The second component is called Extrinsic Value. An option’s extrinsic value is the portion of the option’s price that exceeds its intrinsic value. Let’s take an example to better understand it:
In the image above, TSLA is trading at a share price of $836.41 and we can see a call option with a strike price of $800. So as you can guess, the call option has an intrinsic value of $36.41, which is the benefit or real value it can provide to its owner. Why? Because the 800 call can be used to buy shares at $800/share, which is $36.41 below the current share price of $836.41.
But as we can see, the actual option price is $94.10, which is much higher than its intrinsic value. Here, the portion of the TSLA option’s price that is above its intrinsic value of $36.41 is called its extrinsic value.
We can understand an option’s extrinsic value as the part of its price associated with the potential for the option to become more valuable before its expiration. That is why the extrinsic value is sometimes referred to as “time value.”
As time passes, extrinsic value is lost, leaving only intrinsic value at expiration.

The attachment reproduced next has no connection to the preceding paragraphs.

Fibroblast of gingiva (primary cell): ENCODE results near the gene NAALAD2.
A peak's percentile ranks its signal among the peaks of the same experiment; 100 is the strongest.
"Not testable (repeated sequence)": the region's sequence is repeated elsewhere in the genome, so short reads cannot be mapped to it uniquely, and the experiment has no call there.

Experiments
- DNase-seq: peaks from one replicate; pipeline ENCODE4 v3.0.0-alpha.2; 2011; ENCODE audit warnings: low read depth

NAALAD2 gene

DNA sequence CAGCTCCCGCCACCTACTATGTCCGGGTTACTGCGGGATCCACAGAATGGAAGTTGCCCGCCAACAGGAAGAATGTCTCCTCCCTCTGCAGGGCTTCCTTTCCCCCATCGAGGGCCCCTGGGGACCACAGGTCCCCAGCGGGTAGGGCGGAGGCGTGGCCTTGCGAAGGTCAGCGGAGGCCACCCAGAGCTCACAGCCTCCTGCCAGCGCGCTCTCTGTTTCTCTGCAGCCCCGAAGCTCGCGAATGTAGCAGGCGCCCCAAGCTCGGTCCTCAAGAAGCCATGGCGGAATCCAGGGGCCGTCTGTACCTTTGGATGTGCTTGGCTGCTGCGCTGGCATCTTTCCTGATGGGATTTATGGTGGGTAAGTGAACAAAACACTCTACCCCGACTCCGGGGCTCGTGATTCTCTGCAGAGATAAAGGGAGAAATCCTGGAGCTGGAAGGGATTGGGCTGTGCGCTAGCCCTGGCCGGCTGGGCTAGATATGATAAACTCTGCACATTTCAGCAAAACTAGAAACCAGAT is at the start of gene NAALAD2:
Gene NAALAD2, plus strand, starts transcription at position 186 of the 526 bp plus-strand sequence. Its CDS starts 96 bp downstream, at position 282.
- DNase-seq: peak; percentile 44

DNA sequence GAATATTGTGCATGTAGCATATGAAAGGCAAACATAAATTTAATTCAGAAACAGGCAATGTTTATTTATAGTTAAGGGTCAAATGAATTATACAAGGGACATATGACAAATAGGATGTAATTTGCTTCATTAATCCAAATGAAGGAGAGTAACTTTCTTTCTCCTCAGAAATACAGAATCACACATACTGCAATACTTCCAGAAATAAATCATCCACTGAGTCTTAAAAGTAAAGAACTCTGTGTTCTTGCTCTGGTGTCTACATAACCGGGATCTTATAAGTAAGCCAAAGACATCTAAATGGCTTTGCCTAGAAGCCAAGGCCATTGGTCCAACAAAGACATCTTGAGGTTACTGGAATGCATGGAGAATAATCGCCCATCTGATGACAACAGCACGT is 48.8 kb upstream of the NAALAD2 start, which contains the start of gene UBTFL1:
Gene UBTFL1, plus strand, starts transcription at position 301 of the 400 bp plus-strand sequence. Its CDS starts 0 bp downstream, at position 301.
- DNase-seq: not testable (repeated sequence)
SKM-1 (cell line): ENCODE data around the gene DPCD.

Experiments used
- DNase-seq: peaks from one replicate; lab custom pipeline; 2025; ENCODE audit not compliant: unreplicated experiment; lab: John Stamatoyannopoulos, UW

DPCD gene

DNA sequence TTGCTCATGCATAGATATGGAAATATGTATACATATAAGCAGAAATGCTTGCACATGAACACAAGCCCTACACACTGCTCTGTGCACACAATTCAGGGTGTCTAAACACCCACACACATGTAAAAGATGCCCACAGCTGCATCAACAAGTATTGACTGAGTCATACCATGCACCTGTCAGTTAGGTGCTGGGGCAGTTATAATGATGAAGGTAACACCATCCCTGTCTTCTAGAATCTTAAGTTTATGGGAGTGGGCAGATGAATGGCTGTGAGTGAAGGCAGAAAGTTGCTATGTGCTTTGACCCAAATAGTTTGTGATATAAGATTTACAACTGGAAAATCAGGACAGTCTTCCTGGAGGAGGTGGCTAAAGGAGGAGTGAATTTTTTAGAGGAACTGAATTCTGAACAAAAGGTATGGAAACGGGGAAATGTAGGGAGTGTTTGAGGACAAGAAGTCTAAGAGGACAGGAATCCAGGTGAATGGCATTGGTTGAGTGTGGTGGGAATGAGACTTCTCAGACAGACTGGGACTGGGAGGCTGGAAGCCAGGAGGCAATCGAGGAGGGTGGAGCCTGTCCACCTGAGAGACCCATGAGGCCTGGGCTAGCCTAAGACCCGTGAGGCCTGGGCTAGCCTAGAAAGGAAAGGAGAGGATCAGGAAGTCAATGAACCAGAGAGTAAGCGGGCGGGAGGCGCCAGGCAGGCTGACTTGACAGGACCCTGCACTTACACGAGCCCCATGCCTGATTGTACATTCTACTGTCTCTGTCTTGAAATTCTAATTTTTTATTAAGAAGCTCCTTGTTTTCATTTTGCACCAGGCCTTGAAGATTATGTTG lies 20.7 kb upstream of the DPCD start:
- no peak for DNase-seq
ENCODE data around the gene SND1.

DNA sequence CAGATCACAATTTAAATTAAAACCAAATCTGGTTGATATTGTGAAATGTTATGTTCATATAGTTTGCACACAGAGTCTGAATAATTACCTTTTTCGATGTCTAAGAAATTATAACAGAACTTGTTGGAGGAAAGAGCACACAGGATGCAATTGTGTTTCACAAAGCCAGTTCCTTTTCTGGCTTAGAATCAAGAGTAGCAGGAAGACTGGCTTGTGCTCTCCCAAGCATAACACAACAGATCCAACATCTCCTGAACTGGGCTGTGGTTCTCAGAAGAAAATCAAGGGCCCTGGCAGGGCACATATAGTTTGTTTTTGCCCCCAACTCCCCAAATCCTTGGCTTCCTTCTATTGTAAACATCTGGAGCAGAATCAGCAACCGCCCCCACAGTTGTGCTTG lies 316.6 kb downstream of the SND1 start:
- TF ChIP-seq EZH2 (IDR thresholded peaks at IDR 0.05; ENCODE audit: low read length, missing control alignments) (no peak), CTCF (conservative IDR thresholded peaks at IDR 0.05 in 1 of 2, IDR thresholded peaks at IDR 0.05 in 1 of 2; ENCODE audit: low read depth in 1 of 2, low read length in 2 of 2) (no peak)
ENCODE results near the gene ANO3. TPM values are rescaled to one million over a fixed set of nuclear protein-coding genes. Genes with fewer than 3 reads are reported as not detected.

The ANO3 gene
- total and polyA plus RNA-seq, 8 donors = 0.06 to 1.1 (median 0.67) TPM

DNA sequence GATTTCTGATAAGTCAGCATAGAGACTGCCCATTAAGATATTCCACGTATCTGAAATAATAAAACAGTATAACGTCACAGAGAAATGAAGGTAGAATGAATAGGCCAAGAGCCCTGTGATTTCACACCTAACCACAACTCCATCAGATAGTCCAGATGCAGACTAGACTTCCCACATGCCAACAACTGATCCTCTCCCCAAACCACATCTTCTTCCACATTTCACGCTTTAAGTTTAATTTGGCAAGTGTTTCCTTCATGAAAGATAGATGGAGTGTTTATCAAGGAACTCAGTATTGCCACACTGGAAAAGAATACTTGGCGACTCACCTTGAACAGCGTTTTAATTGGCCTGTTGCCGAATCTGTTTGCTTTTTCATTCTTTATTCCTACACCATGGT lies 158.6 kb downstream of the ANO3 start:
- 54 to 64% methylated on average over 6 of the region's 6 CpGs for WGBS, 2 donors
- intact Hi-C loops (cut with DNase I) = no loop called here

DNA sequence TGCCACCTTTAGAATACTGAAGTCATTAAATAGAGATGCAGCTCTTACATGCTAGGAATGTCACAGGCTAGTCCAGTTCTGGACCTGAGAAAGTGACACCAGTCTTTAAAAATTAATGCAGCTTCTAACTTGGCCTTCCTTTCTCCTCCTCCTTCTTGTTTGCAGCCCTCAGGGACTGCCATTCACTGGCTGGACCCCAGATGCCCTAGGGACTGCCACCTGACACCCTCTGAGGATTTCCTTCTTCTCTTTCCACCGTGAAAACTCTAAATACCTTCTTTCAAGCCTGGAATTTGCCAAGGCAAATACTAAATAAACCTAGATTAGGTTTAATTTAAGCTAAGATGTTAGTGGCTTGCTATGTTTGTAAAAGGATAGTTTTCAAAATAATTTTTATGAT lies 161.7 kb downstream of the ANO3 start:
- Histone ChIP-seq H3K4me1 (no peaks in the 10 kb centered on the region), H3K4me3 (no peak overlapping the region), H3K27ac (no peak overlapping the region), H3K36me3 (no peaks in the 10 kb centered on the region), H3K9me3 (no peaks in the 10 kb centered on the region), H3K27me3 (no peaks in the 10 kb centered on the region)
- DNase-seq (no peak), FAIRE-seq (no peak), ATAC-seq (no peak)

So in the case of this TSLA option, it has a 30-day expiration period. And going by TSLA’s volatility, we all know it can move around a lot in a 30-day period. So if TSLA ends up climbing to $900 by the option’s expiration date, its intrinsic value will increase to $100, which is why it makes sense that its current extrinsic value is $57.69.
This brings us to another point: options with a longer-term expiration date will trade with higher levels of extrinsic value compared to those with shorter expiration dates, because of the simple reason that with more time until expiry, stocks have larger potential movements.